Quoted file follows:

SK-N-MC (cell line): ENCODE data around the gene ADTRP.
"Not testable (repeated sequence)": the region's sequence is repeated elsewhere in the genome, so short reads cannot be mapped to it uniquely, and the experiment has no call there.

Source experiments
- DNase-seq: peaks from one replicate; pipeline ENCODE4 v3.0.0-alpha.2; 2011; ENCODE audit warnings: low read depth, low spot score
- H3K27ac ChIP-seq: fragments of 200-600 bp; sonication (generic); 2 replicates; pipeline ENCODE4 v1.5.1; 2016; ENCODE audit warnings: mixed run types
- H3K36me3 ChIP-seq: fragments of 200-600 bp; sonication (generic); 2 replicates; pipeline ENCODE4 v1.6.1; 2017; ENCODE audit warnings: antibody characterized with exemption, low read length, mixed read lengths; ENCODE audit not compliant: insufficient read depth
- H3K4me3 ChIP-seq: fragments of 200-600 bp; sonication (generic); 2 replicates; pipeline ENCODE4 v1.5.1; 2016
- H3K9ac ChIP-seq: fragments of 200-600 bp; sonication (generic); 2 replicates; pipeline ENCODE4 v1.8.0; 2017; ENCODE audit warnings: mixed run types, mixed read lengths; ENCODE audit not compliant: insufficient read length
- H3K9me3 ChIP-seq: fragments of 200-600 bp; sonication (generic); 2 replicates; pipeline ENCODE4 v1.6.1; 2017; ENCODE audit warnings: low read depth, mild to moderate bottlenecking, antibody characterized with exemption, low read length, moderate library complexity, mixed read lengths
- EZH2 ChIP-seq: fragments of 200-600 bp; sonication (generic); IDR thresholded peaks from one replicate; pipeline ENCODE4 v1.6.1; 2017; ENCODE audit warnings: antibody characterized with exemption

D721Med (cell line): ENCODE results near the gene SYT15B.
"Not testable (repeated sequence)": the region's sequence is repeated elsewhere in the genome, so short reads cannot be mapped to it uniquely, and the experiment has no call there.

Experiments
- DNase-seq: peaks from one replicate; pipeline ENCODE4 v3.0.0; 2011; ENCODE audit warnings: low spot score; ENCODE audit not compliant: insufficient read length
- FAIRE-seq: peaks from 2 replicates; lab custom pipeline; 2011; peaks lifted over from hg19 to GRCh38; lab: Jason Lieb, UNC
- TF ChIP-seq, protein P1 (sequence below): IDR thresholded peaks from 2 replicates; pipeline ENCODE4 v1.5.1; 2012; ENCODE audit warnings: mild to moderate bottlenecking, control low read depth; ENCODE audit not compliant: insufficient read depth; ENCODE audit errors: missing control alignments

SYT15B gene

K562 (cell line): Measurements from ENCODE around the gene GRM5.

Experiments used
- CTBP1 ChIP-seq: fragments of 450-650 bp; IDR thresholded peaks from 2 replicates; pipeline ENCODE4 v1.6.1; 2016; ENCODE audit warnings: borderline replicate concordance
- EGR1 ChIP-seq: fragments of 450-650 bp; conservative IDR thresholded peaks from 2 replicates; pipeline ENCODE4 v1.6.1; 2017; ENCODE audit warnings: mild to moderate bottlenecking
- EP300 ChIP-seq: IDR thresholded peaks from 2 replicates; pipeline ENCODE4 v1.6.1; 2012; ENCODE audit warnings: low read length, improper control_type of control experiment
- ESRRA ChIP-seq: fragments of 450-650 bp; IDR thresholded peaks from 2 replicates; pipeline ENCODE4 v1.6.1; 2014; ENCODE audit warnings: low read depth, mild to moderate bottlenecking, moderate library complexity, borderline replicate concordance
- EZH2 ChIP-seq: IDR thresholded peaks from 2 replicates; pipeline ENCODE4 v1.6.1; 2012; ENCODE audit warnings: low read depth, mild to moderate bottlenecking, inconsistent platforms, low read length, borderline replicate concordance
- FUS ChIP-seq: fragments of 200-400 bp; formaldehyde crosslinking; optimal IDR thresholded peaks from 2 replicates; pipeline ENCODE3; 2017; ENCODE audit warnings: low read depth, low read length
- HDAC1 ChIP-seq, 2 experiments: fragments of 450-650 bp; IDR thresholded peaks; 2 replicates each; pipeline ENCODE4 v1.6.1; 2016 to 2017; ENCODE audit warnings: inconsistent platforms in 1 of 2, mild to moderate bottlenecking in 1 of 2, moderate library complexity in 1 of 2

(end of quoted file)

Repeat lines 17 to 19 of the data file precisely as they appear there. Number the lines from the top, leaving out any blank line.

SYT15B gene

K562 (cell line): Measurements from ENCODE around the gene GRM5.

Experiments used